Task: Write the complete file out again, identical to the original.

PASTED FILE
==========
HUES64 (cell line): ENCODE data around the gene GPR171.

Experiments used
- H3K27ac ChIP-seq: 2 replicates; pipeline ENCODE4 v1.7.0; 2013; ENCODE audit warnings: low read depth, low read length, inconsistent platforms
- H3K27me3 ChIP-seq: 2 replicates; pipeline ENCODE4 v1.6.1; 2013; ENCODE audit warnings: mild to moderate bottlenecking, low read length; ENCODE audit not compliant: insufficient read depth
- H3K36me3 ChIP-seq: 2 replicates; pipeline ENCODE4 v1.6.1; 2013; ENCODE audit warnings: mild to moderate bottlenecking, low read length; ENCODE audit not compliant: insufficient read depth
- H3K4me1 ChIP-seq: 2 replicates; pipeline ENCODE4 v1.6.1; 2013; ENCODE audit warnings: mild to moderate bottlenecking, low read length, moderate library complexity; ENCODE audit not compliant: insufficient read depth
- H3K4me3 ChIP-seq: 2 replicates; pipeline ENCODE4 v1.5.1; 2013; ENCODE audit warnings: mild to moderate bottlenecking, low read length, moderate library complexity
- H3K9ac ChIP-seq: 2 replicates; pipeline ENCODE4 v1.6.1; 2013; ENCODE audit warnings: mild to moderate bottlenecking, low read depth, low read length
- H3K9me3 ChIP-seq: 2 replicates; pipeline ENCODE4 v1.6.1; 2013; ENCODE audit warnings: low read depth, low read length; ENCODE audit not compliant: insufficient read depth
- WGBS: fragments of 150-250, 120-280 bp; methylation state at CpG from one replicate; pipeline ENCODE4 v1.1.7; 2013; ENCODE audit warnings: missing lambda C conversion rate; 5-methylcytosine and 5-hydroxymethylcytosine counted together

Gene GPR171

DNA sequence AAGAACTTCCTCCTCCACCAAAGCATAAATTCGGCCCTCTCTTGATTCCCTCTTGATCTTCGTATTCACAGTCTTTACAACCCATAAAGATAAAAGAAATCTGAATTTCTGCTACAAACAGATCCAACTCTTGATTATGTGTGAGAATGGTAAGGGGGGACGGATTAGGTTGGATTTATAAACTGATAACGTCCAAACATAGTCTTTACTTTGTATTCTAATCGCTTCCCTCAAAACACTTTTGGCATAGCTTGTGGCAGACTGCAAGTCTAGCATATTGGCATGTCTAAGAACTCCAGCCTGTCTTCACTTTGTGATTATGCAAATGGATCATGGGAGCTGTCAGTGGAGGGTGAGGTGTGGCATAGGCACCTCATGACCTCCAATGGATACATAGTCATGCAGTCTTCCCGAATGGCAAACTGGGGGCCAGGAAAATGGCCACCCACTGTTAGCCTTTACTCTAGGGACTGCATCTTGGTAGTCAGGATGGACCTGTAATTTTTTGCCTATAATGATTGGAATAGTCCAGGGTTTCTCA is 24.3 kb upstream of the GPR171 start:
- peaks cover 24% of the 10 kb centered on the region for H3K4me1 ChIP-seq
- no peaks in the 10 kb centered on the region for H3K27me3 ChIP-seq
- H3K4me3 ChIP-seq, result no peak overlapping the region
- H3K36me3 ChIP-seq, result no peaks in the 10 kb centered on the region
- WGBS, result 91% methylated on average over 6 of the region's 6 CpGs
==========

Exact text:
HUES64 (cell line): ENCODE data around the gene GPR171.

Experiments used
- H3K27ac ChIP-seq: 2 replicates; pipeline ENCODE4 v1.7.0; 2013; ENCODE audit warnings: low read depth, low read length, inconsistent platforms
- H3K27me3 ChIP-seq: 2 replicates; pipeline ENCODE4 v1.6.1; 2013; ENCODE audit warnings: mild to moderate bottlenecking, low read length; ENCODE audit not compliant: insufficient read depth
- H3K36me3 ChIP-seq: 2 replicates; pipeline ENCODE4 v1.6.1; 2013; ENCODE audit warnings: mild to moderate bottlenecking, low read length; ENCODE audit not compliant: insufficient read depth
- H3K4me1 ChIP-seq: 2 replicates; pipeline ENCODE4 v1.6.1; 2013; ENCODE audit warnings: mild to moderate bottlenecking, low read length, moderate library complexity; ENCODE audit not compliant: insufficient read depth
- H3K4me3 ChIP-seq: 2 replicates; pipeline ENCODE4 v1.5.1; 2013; ENCODE audit warnings: mild to moderate bottlenecking, low read length, moderate library complexity
- H3K9ac ChIP-seq: 2 replicates; pipeline ENCODE4 v1.6.1; 2013; ENCODE audit warnings: mild to moderate bottlenecking, low read depth, low read length
- H3K9me3 ChIP-seq: 2 replicates; pipeline ENCODE4 v1.6.1; 2013; ENCODE audit warnings: low read depth, low read length; ENCODE audit not compliant: insufficient read depth
- WGBS: fragments of 150-250, 120-280 bp; methylation state at CpG from one replicate; pipeline ENCODE4 v1.1.7; 2013; ENCODE audit warnings: missing lambda C conversion rate; 5-methylcytosine and 5-hydroxymethylcytosine counted together

Gene GPR171

DNA sequence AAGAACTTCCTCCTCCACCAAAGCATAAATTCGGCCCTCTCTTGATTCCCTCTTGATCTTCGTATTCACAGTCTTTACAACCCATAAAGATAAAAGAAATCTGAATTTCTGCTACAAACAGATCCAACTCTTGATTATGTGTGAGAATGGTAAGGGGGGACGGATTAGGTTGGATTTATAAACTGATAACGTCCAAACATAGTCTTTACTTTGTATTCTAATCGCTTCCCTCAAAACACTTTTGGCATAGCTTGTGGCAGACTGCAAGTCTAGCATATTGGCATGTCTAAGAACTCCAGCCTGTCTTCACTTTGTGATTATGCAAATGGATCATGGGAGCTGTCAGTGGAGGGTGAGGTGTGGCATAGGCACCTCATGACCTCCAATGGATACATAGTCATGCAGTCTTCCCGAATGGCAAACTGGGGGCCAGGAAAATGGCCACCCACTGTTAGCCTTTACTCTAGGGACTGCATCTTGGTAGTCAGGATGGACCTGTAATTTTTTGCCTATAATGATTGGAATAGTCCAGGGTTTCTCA is 24.3 kb upstream of the GPR171 start:
- peaks cover 24% of the 10 kb centered on the region for H3K4me1 ChIP-seq
- no peaks in the 10 kb centered on the region for H3K27me3 ChIP-seq
- H3K4me3 ChIP-seq, result no peak overlapping the region
- H3K36me3 ChIP-seq, result no peaks in the 10 kb centered on the region
- WGBS, result 91% methylated on average over 6 of the region's 6 CpGs